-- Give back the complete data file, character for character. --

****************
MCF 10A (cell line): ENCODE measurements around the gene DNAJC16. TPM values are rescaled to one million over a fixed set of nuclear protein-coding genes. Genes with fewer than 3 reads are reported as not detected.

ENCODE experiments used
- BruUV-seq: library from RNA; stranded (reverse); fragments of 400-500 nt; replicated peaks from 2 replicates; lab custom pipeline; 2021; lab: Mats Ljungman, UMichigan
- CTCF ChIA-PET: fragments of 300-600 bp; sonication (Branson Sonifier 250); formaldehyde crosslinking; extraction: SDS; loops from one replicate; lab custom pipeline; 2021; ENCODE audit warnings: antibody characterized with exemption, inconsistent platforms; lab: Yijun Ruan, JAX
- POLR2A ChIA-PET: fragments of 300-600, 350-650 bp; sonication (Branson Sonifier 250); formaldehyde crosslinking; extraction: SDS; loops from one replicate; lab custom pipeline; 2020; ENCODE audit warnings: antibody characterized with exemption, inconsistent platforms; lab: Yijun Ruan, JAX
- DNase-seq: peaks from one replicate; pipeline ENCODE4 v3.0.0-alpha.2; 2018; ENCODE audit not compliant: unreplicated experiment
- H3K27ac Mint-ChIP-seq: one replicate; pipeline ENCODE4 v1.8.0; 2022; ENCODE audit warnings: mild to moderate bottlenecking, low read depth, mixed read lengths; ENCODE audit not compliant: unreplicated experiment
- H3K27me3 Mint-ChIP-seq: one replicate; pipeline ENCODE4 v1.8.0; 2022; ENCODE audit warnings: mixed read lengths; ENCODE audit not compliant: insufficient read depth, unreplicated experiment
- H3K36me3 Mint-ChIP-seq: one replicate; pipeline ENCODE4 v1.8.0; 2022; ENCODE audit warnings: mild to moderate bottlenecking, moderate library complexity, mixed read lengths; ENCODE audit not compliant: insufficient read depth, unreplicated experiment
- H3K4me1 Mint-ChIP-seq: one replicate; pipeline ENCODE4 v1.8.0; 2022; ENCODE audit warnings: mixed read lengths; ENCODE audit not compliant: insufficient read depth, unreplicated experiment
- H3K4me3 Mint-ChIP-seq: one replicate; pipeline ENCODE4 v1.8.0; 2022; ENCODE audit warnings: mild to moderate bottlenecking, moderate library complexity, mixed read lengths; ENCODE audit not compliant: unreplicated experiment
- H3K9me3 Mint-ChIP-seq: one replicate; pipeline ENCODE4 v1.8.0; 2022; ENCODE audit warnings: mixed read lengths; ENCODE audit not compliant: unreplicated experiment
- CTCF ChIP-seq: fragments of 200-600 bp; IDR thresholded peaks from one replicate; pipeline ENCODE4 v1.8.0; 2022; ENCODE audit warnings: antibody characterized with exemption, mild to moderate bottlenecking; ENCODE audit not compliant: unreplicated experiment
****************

MCF 10A (cell line): ENCODE measurements around the gene DNAJC16. TPM values are rescaled to one million over a fixed set of nuclear protein-coding genes. Genes with fewer than 3 reads are reported as not detected.

ENCODE experiments used
- BruUV-seq: library from RNA; stranded (reverse); fragments of 400-500 nt; replicated peaks from 2 replicates; lab custom pipeline; 2021; lab: Mats Ljungman, UMichigan
- CTCF ChIA-PET: fragments of 300-600 bp; sonication (Branson Sonifier 250); formaldehyde crosslinking; extraction: SDS; loops from one replicate; lab custom pipeline; 2021; ENCODE audit warnings: antibody characterized with exemption, inconsistent platforms; lab: Yijun Ruan, JAX
- POLR2A ChIA-PET: fragments of 300-600, 350-650 bp; sonication (Branson Sonifier 250); formaldehyde crosslinking; extraction: SDS; loops from one replicate; lab custom pipeline; 2020; ENCODE audit warnings: antibody characterized with exemption, inconsistent platforms; lab: Yijun Ruan, JAX
- DNase-seq: peaks from one replicate; pipeline ENCODE4 v3.0.0-alpha.2; 2018; ENCODE audit not compliant: unreplicated experiment
- H3K27ac Mint-ChIP-seq: one replicate; pipeline ENCODE4 v1.8.0; 2022; ENCODE audit warnings: mild to moderate bottlenecking, low read depth, mixed read lengths; ENCODE audit not compliant: unreplicated experiment
- H3K27me3 Mint-ChIP-seq: one replicate; pipeline ENCODE4 v1.8.0; 2022; ENCODE audit warnings: mixed read lengths; ENCODE audit not compliant: insufficient read depth, unreplicated experiment
- H3K36me3 Mint-ChIP-seq: one replicate; pipeline ENCODE4 v1.8.0; 2022; ENCODE audit warnings: mild to moderate bottlenecking, moderate library complexity, mixed read lengths; ENCODE audit not compliant: insufficient read depth, unreplicated experiment
- H3K4me1 Mint-ChIP-seq: one replicate; pipeline ENCODE4 v1.8.0; 2022; ENCODE audit warnings: mixed read lengths; ENCODE audit not compliant: insufficient read depth, unreplicated experiment
- H3K4me3 Mint-ChIP-seq: one replicate; pipeline ENCODE4 v1.8.0; 2022; ENCODE audit warnings: mild to moderate bottlenecking, moderate library complexity, mixed read lengths; ENCODE audit not compliant: unreplicated experiment
- H3K9me3 Mint-ChIP-seq: one replicate; pipeline ENCODE4 v1.8.0; 2022; ENCODE audit warnings: mixed read lengths; ENCODE audit not compliant: unreplicated experiment
- CTCF ChIP-seq: fragments of 200-600 bp; IDR thresholded peaks from one replicate; pipeline ENCODE4 v1.8.0; 2022; ENCODE audit warnings: antibody characterized with exemption, mild to moderate bottlenecking; ENCODE audit not compliant: unreplicated experiment